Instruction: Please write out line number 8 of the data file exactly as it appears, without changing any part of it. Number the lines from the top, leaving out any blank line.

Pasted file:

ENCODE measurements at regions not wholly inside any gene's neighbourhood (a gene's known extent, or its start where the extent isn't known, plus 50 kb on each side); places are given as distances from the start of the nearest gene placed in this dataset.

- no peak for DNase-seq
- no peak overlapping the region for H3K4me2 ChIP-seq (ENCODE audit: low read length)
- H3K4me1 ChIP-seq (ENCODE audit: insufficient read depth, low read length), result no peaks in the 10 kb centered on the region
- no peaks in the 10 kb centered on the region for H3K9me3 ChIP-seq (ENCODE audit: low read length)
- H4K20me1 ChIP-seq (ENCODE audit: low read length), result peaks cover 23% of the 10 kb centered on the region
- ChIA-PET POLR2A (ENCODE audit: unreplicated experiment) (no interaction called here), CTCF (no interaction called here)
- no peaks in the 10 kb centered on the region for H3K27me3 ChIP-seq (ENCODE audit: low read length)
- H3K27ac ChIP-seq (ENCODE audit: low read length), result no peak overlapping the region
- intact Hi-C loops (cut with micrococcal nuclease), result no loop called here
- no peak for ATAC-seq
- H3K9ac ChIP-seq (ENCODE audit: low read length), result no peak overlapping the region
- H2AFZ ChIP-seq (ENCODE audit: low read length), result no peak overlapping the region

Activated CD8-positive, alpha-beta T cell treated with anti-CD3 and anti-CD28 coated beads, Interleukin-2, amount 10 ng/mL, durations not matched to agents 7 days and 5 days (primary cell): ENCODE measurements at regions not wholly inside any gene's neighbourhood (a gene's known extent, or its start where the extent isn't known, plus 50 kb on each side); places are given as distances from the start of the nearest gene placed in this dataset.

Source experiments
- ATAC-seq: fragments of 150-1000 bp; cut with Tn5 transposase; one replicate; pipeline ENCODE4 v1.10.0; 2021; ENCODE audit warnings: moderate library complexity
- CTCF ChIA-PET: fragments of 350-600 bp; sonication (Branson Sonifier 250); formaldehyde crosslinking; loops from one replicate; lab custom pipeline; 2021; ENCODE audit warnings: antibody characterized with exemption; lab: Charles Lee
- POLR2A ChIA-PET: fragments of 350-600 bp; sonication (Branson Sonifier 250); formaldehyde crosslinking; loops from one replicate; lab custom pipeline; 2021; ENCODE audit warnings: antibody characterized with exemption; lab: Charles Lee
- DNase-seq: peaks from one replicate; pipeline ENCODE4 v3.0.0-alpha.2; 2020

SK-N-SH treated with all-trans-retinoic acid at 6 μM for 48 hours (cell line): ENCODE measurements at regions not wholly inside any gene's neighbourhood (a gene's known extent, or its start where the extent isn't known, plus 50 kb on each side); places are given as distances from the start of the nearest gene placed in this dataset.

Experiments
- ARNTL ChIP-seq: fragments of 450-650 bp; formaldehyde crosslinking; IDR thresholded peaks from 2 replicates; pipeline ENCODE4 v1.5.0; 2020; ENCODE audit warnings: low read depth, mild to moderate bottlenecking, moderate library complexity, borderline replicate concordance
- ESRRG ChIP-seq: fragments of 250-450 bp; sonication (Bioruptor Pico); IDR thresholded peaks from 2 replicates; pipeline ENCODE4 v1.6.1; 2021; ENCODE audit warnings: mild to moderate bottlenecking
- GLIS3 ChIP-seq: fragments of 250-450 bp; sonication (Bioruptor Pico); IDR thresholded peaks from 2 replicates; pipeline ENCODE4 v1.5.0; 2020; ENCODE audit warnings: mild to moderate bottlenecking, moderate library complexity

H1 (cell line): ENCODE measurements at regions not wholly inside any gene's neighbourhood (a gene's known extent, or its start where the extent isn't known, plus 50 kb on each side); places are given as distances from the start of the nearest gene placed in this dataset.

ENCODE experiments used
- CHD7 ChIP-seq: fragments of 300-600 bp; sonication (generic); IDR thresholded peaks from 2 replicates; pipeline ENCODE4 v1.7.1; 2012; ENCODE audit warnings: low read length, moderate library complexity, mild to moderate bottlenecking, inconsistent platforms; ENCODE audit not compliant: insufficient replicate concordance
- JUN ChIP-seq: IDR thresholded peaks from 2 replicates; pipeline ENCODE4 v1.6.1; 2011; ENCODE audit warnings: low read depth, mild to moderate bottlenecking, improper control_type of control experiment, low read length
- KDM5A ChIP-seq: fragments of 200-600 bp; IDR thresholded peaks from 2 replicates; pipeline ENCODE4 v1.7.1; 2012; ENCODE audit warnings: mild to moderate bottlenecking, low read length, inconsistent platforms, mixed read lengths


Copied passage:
- no peaks in the 10 kb centered on the region for H3K27me3 ChIP-seq (ENCODE audit: low read length)